About this blogger:
Richard J. Clark has served since 1989 as Music Director and Organist at Saint Cecilia Church in Boston, Massachusetts. He is also Chapel Organist (Saint Mary’s Chapel) at Boston College. For the Archdiocese of Boston, he directed the Office of Divine Worship Saint Cecilia Schola. His compositions have been performed on four continents.
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A lot of the favoured new settings are musically illiterate, almost is if they were written by semi-trained teenagers, getting to grips with musical rudiments. The style is stodgy and sentimental, tonally and rhythmically stilted, melodically inane and adored by Catholic clergy “of a certain age.” Some Catholic dioceses run courses for wannabe composers to perpetuate this style. It is a scandal. People with hardly any training and experience of even the basic building blocks of music have been convinced that there is a place for their puerile stumblings and fumblings in the modern Catholic Church because real musicians are elitist and off-putting.
— James MacMillan (20 November 2013)

Those Pesky Letters of Complaint
published 8 July 2016 by Richard J. Clark

E ALL GET them. Every single one of us. No one is immune. Really.

We might receive ten notes of praise for every one letter of complaint, but the latter is what we obsess about. We brood. It’s human nature, and perhaps even vanity to do so.

For the most part, it is best to never get too low from complaints, not even too high from praise. Neither may be fully representative of the general likes or dislikes of a congregation. But that’s not what matters. Here’s what does:

1 • Spiritually • Is the music at the service of worship?
2 • Pragmatically • What is the opinion of the pastor, finance council, choir, most parishioners, etc.?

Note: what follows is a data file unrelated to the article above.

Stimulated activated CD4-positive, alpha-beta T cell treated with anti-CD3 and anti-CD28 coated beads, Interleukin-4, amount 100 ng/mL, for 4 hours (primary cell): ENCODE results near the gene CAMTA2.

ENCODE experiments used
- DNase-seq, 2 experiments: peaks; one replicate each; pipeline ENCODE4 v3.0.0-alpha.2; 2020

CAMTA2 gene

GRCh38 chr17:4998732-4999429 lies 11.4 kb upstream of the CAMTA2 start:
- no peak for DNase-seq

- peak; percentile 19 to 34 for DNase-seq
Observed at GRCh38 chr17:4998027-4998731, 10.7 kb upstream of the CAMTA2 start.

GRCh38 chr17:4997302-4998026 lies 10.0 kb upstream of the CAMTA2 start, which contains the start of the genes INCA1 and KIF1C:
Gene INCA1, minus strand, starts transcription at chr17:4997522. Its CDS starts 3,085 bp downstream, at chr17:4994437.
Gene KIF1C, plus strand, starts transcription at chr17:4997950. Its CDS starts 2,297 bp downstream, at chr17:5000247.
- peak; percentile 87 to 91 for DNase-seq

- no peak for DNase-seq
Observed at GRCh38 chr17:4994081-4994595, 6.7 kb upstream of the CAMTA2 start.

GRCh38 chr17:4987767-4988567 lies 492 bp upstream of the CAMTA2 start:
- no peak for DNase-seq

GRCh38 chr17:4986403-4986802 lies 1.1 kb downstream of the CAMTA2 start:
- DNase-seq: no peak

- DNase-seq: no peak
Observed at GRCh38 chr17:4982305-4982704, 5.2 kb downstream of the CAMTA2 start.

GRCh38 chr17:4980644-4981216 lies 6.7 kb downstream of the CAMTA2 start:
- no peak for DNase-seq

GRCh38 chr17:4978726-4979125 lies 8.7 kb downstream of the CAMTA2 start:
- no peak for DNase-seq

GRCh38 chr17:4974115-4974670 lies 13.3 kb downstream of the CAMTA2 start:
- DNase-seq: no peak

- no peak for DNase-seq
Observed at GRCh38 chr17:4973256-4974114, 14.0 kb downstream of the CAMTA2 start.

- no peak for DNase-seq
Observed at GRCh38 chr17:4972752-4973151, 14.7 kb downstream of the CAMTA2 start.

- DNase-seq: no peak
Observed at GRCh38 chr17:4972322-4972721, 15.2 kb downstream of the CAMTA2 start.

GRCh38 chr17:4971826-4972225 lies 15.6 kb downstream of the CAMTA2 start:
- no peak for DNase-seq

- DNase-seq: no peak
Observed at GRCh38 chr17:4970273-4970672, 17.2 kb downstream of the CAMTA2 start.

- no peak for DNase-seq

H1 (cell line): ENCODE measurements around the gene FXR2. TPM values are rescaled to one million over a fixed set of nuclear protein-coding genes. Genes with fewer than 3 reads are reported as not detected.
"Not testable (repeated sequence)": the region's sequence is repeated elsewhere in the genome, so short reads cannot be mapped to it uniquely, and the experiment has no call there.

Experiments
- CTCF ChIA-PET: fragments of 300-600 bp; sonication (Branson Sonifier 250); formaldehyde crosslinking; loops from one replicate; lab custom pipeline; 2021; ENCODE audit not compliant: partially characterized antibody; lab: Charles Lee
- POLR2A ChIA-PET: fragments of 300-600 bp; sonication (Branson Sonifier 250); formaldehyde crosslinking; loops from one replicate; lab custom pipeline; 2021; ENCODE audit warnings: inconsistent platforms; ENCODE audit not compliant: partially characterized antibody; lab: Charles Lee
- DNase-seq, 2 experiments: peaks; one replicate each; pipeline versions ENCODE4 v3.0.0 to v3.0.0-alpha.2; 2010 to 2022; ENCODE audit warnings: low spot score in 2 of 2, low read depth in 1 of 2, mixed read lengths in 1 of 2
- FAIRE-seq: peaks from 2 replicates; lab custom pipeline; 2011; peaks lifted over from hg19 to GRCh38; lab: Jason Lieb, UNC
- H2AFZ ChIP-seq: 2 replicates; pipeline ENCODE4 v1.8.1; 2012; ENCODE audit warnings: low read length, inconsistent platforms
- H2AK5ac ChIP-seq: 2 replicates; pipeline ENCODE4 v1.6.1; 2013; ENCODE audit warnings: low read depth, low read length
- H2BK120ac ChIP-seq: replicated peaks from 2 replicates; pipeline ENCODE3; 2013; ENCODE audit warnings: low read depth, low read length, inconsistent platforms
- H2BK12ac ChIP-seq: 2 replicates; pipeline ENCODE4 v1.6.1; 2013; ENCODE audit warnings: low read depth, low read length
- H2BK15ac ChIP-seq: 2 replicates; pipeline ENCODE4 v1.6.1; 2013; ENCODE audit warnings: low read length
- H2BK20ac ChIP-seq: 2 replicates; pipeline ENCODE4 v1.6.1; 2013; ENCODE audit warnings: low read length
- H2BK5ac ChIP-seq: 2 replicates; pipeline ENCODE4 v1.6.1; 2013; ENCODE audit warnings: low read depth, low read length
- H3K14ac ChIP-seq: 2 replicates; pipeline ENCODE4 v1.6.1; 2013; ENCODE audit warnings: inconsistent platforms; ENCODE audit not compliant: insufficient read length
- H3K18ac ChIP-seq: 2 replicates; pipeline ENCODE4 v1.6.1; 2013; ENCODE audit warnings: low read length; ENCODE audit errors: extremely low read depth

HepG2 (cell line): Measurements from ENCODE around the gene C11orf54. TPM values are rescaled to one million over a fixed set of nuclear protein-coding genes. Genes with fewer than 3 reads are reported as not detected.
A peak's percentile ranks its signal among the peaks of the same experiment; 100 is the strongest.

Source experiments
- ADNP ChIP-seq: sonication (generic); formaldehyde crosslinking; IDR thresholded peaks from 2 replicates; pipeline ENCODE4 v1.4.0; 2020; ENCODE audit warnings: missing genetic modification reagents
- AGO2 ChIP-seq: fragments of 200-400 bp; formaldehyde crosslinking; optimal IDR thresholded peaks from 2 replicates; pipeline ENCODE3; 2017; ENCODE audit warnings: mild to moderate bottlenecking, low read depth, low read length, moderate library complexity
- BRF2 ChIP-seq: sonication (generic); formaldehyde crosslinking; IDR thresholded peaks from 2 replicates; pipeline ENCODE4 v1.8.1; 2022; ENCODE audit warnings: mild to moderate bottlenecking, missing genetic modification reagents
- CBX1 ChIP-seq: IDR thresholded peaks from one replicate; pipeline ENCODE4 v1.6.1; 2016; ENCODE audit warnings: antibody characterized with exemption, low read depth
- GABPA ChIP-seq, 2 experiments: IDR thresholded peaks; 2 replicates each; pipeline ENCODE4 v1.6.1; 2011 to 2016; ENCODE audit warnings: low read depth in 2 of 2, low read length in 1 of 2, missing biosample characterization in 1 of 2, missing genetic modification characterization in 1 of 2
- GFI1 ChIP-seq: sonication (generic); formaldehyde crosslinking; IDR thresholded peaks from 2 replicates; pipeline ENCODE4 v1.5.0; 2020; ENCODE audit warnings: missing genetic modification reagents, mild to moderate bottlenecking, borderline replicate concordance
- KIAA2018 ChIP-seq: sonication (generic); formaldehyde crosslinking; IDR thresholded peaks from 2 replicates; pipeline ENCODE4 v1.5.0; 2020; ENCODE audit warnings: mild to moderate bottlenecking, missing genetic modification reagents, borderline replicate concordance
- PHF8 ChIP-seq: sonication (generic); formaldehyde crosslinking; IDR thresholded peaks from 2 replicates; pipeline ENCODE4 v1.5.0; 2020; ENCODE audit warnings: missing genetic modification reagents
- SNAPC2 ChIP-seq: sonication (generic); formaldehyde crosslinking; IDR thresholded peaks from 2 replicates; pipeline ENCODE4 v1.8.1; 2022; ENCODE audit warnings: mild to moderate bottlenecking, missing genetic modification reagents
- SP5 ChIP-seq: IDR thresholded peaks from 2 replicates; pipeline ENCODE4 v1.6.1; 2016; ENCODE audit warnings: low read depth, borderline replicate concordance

NE MAY TAKE COMFORT in the following: no matter who you are, or what the reputation of your music program is, you will be criticized, most likely with some regularity. As surely as the sun rises in the East and sets in the West, someone will be unhappy. Your name may be James Levine and you will be the target of vehement anger. Displeasure does not discriminate.

Here’s the good news: someone’s unhappiness is rarely, if ever, a reflection on you or your hard work. Nor is the personal pleasure of the faithful your responsibility within the liturgy. (To try is impossible and foolishness.)

But neither does an individual’s displeasure render them a bad or unwise person. They might be right. They may raise a fair point or two.

SUGGEST THE FOLLOWING: Separate the criticism from the way it was delivered. If the communication was charitable, there may be an opening for dialogue and both can learn from the encounter. This is a wonderful development that may broaden one’s personal connection to a member of the congregation. It may be an opportunity for catechesis.

If it was not delivered in a charitable fashion, do not respond in any way except kindly. After that, separate the criticism from how it was delivered and evaluate it. Can I learn something from it—even if delivered in a hurtful fashion? Sometimes the answer is yes—even if only in part. Make one’s own decision considering the betterment of your service to God and the faithful. Furthermore, it may even be wise to keep an open channel with the pastor about the criticism and your response. Responding kindly to uncharitable criticism reveals character and professionalism.

Openness to criticism takes an act of humility. Such openness is not a display of weakness. Self-evaluation and self-correction require great strength.

ACRED MUSIC IS AT THE SERVICE of worship, and not a slave to individual preferences including our own.

Instead, our responsibility is clearly outlined by the Second Vatican Council: the purpose of sacred music is to glorify God and sanctify the faithful. (Constitution on the Sacred Liturgy, §112) In short, we are responsible for helping others pray the words of the Mass.

Do this and we will find ultimate happiness and freedom with God.

Soli Deo Gloria